Funk: Supreme Court of the United States and Common Law Essay

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290 U.S. 371 (54 S.Ct. 212, 78 L.Ed. 369)


No. 394.

Argued: Nov. 13, 14, 1933.

Decided: Dec. 11, 1933.

Syllabus from 372 intentionally omitted

Messrs. John W. Carter, Jr., of Danville, Va., and Charles A. Hammer, of Harrisonburg, Va., for petitioner.

The Attorney General and Mr. Angus D. MacLean, Asst. Sol. Gen., of Washington, D.C., for the United States.


Mr. Justice SUTHERLAND delivered the opinion of the Court.

The sole inquiry to be made in this case is whether in a federal court the wife of the defendant on trial for a criminal offense is a competent witness in his behalf. Her competency to testify against him is not involved.

The petitioner was twice tried and convicted in a federal District Court upon an indictment for conspiracy to violate the prohibition law. His conviction on the first trial was reversed by the Circuit Court of Appeals upon a ground not material here. 46 F.(2d) 417. Upon the second trial, as upon the first, defendant called his wife to testify in his behalf. At both trials she was excluded upon the ground of incompetency. The Circuit Court of Appeals sustained this ruling upon the first appeal, and also upon the appeal which followed the second trial. 66 F.(2d) 70. We granted certiorari, limited to the question as to what law is applicable to the determination of the competency of the wife of the petitioner as a witness.

Both the petitioner and the government, in presenting the case here, put their chief reliance on prior decisions of this court. The government relies on United States v. Reid, 12 How. 361, 13 L.Ed. 1023; Logan v. United States, 144 U.S. 263, 12 S.Ct. 617, 36 L.Ed. 429; Hendrix v. United States, 219 U.S. 79, 31 S.Ct. 193, 196, 55 L.Ed. 102; and Jin Fuey Moy v. United States, 254 U.S. 189, 41 S.Ct. 98, 65 L.Ed. 214. Petitioner contends that these cases, if not directly contrary to the decisions in Benson v. United States, 146 U.S. 325, 13 S.Ct. 60, 36 L.Ed. 991, and Rosen v. United States, 245 U.S. 467, 38 S.Ct. 148, 150, 62 L.Ed. 406, are so in principle. We shall first briefly review these cases, with the exception of the Hendrix Case and the Jin Fuey Moy Case, which we leave for consideration until a later point in this opinion.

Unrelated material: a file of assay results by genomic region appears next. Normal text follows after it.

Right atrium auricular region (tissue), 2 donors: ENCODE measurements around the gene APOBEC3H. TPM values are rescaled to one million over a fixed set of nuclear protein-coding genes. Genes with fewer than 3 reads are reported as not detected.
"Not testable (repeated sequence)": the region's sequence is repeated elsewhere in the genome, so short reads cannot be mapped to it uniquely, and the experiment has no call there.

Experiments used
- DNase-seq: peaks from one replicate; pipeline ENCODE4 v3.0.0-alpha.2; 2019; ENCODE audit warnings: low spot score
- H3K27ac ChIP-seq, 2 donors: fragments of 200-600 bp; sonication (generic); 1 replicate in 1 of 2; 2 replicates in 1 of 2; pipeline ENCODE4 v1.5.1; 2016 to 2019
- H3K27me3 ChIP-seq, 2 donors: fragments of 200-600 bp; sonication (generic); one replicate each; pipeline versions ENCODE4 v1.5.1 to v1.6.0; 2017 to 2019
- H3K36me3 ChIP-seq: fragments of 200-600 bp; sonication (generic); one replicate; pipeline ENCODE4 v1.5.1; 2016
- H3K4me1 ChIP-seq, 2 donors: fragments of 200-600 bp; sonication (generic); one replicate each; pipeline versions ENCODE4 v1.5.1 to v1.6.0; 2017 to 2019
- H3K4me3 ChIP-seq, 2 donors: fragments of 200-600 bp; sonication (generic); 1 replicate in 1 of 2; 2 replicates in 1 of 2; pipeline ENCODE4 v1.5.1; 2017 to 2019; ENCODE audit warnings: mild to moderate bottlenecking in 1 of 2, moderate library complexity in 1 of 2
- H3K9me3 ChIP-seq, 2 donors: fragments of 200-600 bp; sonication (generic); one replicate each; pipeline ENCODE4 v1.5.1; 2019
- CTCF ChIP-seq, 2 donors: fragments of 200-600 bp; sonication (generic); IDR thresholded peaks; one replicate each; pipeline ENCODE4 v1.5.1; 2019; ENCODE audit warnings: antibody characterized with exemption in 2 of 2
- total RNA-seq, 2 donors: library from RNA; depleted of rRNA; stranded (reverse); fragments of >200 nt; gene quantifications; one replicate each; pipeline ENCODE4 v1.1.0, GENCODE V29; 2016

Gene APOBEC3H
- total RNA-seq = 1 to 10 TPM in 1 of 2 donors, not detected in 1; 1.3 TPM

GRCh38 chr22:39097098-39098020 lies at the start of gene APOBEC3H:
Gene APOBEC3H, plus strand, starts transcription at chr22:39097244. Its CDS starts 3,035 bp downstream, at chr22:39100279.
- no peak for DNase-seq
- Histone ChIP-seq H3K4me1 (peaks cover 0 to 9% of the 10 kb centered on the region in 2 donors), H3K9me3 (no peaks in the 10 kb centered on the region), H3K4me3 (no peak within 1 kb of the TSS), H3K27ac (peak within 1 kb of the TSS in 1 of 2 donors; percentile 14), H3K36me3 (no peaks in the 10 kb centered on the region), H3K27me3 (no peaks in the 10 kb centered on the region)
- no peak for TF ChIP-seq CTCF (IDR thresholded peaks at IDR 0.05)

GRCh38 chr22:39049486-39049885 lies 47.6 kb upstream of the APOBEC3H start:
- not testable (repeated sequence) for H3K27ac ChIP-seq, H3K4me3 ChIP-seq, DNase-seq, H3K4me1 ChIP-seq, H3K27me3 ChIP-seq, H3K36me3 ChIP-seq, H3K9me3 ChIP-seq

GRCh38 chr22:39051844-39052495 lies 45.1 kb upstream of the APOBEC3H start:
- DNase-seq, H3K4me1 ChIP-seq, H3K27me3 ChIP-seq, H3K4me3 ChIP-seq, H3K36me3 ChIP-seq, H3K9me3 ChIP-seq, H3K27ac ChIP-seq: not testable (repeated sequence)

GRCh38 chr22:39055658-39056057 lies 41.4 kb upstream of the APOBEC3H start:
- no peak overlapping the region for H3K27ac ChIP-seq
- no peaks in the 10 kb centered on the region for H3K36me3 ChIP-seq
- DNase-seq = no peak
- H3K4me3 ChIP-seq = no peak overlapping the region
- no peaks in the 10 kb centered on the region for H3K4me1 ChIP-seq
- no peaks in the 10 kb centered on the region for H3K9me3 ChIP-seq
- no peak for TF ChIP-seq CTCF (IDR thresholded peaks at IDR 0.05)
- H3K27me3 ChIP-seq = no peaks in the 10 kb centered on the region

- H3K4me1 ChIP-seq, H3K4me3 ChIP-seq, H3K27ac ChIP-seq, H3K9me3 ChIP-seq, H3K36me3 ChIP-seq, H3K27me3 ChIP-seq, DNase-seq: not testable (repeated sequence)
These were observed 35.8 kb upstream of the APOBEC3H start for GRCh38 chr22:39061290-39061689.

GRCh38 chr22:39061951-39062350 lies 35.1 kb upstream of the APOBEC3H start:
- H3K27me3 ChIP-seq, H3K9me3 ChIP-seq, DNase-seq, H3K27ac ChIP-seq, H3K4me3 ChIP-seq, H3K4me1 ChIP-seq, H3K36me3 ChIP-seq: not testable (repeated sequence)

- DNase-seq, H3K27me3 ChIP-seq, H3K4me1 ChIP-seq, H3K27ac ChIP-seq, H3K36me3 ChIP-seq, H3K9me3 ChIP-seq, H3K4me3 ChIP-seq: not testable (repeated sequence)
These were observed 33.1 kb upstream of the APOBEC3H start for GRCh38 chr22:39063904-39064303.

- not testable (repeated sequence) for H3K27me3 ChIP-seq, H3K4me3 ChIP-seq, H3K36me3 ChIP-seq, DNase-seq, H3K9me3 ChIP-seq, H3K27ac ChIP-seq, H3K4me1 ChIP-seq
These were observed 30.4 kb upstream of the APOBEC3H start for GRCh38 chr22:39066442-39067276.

In the Reid Case, two persons had been jointly indicted for a murder committed upon the high seas. They were tried separately, and it was held that one of them was not a competent witness in behalf of the other who was first tried. The trial was had in Virginia; and by a statute of that state passed in 1849, if applicable in a federal court, the evidence would have been competent. Section 34 of the Judiciary Act of 1789 (28 USCA ยง 725) declares that the laws of the several states, except where the Constitution, treaties, or statutes of the United States otherwise provide, shall be regarded as rules of decision in trials at common law in the courts of the United States in cases where they apply; but the court said that this referred only to civil cases, and did not apply in the trial of criminal offenses against the United States. It was conceded that there was no act of Congress prescribing in express words the rule by which the federal courts would be governed in the admission of testimony in criminal cases. 'But,' the court said (page 363 of 12 How.), 'we think it may be found with sufficient certainty, not indeed in direct terms, but by necessary implication, in the acts of 1789 and 1790, establishing the courts of the United States, and providing for the punishment of certain offences.'

The court pointed out that the Judiciary Act regulated certain proceedings to be had prior to impaneling the jury, but contained no express provision concerning the mode of conducting the trial after the jury